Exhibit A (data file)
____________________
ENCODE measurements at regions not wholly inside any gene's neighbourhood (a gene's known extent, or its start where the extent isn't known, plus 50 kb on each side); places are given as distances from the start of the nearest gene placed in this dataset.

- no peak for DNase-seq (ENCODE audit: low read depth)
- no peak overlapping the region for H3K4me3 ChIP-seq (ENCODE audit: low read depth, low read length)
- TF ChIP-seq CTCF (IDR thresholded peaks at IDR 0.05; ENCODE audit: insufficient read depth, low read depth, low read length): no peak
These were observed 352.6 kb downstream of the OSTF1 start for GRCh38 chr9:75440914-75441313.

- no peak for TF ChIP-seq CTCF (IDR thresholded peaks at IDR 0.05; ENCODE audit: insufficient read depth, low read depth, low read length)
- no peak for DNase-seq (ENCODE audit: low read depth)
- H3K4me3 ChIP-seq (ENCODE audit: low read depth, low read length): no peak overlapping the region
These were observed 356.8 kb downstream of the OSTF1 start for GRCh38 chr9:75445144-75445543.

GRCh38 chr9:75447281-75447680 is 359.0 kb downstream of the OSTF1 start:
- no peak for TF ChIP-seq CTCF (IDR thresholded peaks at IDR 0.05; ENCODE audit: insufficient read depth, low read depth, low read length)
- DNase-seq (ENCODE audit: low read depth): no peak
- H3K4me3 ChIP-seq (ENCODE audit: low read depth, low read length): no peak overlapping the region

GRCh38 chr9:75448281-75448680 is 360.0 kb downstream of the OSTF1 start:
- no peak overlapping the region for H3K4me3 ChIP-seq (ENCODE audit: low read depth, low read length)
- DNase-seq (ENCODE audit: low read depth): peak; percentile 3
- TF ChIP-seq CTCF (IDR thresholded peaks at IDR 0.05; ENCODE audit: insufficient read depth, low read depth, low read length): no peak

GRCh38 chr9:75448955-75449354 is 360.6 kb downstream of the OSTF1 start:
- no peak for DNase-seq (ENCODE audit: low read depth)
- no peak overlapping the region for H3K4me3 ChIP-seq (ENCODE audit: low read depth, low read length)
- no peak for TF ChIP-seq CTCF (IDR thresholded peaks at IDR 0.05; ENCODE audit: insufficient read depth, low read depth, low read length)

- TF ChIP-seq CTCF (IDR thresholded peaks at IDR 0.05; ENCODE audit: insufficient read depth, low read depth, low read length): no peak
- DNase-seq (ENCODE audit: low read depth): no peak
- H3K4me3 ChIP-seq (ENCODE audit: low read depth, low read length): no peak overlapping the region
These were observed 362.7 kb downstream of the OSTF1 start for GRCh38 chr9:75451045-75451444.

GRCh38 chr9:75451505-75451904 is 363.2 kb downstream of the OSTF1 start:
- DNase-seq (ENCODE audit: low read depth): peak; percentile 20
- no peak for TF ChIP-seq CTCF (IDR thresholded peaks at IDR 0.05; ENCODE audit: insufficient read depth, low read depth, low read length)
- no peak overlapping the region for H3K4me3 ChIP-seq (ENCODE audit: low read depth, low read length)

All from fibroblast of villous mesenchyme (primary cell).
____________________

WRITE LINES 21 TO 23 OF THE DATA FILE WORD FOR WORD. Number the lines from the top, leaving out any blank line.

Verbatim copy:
- no peak for TF ChIP-seq CTCF (IDR thresholded peaks at IDR 0.05; ENCODE audit: insufficient read depth, low read depth, low read length)

- TF ChIP-seq CTCF (IDR thresholded peaks at IDR 0.05; ENCODE audit: insufficient read depth, low read depth, low read length): no peak
- DNase-seq (ENCODE audit: low read depth): no peak